Both Labour and Conservative MPs are frustrated with their parties. So they're forming a new one.
Brexit isn't the only political crisis tearing the U.K.'s Parliament apart.
Three Conservative and eight Labour members of Parliament have left their parties in the past few days, and they have a surprisingly unified reason, BBC reports. All the defectors are fed up with Brexit proceedings and how their parties are being run, so they're coming together under a newly formed Independent Party.
Britain voted in June 2016 to leave the European Union, but just how that's happening has been a total mystery ever since. Parliament hasn't confirmed a Brexit deal with the EU, it doesn't really want a Brexit with no deal, and it hasn't opted for a referendum on the entire thing. Prime Minister Theresa May has just barely retained her seat through it all.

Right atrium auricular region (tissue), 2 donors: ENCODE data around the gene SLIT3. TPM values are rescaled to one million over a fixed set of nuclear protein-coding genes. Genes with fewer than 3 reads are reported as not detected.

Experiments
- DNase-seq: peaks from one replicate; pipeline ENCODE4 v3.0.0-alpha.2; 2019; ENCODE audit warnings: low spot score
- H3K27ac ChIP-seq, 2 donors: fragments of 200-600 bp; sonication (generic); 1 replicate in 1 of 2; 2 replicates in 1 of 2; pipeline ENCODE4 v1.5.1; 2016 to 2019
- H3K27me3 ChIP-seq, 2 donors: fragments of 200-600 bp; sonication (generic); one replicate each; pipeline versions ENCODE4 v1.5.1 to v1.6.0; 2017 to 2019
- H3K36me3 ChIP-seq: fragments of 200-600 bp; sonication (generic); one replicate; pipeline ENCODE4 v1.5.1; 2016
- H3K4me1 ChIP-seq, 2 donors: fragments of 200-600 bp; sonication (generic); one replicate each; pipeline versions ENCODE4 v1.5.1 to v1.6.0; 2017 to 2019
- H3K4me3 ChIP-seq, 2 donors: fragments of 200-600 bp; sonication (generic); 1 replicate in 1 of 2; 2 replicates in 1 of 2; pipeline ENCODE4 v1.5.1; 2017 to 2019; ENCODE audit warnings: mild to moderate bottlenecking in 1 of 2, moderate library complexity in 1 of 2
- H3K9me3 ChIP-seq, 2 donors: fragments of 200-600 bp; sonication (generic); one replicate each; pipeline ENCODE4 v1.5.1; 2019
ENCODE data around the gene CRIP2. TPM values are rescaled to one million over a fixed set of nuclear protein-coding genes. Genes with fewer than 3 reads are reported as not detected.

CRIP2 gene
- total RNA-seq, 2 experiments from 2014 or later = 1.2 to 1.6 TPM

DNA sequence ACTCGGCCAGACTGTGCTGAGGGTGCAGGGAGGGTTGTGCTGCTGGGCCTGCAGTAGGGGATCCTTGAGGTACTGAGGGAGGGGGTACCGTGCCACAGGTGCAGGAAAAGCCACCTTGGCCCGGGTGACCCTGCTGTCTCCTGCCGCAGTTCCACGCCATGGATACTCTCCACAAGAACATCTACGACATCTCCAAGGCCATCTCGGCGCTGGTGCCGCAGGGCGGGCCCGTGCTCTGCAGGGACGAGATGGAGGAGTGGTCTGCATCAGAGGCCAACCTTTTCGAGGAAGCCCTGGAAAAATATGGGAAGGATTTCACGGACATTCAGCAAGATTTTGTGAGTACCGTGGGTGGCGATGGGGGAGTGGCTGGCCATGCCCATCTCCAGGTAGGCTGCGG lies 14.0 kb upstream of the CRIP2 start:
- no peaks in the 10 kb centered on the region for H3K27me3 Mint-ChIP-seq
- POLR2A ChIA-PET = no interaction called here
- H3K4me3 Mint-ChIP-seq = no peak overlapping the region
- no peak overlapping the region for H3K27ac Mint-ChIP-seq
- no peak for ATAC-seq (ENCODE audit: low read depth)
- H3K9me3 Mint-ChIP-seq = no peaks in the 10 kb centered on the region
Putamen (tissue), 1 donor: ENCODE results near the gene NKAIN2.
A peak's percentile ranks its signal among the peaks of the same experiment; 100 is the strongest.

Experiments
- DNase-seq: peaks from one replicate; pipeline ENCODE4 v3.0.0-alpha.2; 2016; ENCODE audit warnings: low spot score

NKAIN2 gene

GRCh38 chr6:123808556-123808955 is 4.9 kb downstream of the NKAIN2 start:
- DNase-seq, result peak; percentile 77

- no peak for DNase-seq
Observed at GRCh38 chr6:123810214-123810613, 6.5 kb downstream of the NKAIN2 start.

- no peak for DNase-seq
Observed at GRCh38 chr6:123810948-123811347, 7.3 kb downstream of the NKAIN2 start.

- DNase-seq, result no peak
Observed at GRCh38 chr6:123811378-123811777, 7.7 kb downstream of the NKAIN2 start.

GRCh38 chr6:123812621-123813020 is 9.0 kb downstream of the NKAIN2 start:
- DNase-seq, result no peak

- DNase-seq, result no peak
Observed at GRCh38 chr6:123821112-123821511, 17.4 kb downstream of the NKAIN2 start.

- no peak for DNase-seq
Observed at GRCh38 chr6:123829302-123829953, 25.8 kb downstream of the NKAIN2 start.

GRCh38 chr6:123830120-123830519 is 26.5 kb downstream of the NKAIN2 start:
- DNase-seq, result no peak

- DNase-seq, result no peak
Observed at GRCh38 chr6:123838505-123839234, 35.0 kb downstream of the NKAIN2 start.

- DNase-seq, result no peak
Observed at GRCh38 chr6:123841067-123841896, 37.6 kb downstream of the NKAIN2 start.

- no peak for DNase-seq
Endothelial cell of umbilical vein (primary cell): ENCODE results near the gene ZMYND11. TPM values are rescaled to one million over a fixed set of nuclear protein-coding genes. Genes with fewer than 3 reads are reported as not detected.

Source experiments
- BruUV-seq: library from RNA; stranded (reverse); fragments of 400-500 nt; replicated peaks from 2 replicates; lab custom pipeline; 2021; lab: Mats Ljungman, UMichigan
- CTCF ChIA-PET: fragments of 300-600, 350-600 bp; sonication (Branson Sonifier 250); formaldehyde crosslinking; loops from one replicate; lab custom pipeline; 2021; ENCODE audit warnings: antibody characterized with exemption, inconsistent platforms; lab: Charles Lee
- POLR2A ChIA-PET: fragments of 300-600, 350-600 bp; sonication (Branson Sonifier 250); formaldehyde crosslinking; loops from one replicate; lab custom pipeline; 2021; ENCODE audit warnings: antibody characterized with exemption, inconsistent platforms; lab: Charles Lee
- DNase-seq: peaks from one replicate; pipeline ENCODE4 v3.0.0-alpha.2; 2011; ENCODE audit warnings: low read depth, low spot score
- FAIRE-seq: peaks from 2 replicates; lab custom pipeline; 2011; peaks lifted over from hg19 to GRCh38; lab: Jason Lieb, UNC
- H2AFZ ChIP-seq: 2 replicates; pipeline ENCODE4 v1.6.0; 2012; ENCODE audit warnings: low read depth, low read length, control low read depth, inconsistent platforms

The leadership crisis has spanned both major parties, with seven Labour MPs first announcing their resignation from the party on Monday, CNN says. One defector, Luciana Berger, cited anti-Semitism within the party and said it had been "hijacked by the machine politics of the hard left." Joan Ryan, an eighth Labour defector, joined the new Independent Group on Tuesday. And on Wednesday, three Conservatives joined the Independents on account of "this government's disastrous handling of Brexit," they said in a letter to May.
The 11-member, centrist party is already united under the premise of fixing a "broken" political system, per its Twitter. The Labour Party is now seemingly worried about losing more MPs, as staffers lost access to voter rolls Wednesday, per The Guardian.